Thursday 29 January 2015



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Read the nutrition labels to see how much trans fat is in a product. Since January 2006, manufacturers have been required to list trans fat content on their labels. Look for the phrases "partially hydrogenated", "hydrogenated" or "shortening", since these ingredients contain trans fat.
  • Also, if a product says 0 grams of trans fat, it might not be 0. Look for the word "hydrogenated" and it means it contains trans fat. The FDA allows food manufacturers to list trans fat as 0 grams if it contains less than 0.5 grams of trans fat.
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    Cut back on fried, processed and commercial foods. Avoid eating commercially prepared baked foods, such as cookies, pies, donuts, snack foods and processed foods.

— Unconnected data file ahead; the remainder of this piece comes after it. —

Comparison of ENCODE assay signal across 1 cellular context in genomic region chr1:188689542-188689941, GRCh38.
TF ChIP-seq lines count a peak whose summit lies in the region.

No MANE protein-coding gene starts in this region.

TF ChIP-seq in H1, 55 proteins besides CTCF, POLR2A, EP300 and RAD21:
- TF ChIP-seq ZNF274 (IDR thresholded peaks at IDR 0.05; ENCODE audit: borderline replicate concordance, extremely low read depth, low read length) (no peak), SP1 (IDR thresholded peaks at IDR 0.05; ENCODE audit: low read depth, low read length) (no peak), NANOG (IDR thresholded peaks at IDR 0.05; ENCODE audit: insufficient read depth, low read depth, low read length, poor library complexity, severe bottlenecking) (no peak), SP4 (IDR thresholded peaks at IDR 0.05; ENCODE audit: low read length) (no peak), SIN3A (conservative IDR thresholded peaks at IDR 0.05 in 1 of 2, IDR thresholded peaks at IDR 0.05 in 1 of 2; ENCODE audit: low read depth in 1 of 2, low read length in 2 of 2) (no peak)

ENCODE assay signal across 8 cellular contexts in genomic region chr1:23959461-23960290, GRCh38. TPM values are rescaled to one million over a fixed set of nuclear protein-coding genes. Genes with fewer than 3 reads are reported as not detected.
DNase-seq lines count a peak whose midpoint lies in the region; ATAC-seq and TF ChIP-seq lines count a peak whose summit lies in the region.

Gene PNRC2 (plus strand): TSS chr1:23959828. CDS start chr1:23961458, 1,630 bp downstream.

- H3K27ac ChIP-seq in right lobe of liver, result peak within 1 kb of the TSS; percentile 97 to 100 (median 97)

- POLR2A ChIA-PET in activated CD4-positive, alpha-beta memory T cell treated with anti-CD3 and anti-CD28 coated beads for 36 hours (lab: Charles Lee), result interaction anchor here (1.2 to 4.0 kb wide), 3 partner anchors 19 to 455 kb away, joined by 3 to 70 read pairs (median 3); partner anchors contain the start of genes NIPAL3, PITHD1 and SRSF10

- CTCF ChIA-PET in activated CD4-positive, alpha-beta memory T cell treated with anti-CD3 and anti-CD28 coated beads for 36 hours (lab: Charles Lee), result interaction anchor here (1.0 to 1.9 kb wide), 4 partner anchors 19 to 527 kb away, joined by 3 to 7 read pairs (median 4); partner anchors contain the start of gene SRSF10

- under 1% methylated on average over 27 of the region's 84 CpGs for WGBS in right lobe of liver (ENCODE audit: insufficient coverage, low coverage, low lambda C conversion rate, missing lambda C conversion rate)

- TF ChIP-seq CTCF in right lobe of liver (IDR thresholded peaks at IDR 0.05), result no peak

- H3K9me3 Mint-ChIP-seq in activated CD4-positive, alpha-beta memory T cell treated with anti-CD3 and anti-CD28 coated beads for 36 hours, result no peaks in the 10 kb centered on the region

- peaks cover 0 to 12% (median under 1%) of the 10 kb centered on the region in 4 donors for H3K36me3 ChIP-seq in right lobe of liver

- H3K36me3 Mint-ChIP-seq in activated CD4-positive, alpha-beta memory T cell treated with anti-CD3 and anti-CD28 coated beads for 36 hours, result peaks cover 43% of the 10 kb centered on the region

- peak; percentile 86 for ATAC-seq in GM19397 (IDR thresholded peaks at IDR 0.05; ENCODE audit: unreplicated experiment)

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    When you are eating out, ask the server what oil is used to prepare your food. If possible, request a healthier oil. Another option is to skip the deep-fried foods.
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    Remember that a small amount of trans fat occurs naturally in meat and dairy products, so chose lean cuts of meat or fish and low-fat milk.
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    Choose liquid vegetables oils and soft tubs of margarine that contains little or no trans fat
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    Buy all-natural peanut butter, because a main source of trans fat comes from non-natural peanut butter.
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    When you can’t avoid foods with trans fat, choose products that list partially hydrogenated oils near the bottom of the ingredient list because the order of the ingredients is based upon the amount of each ingredient from greatest to least.


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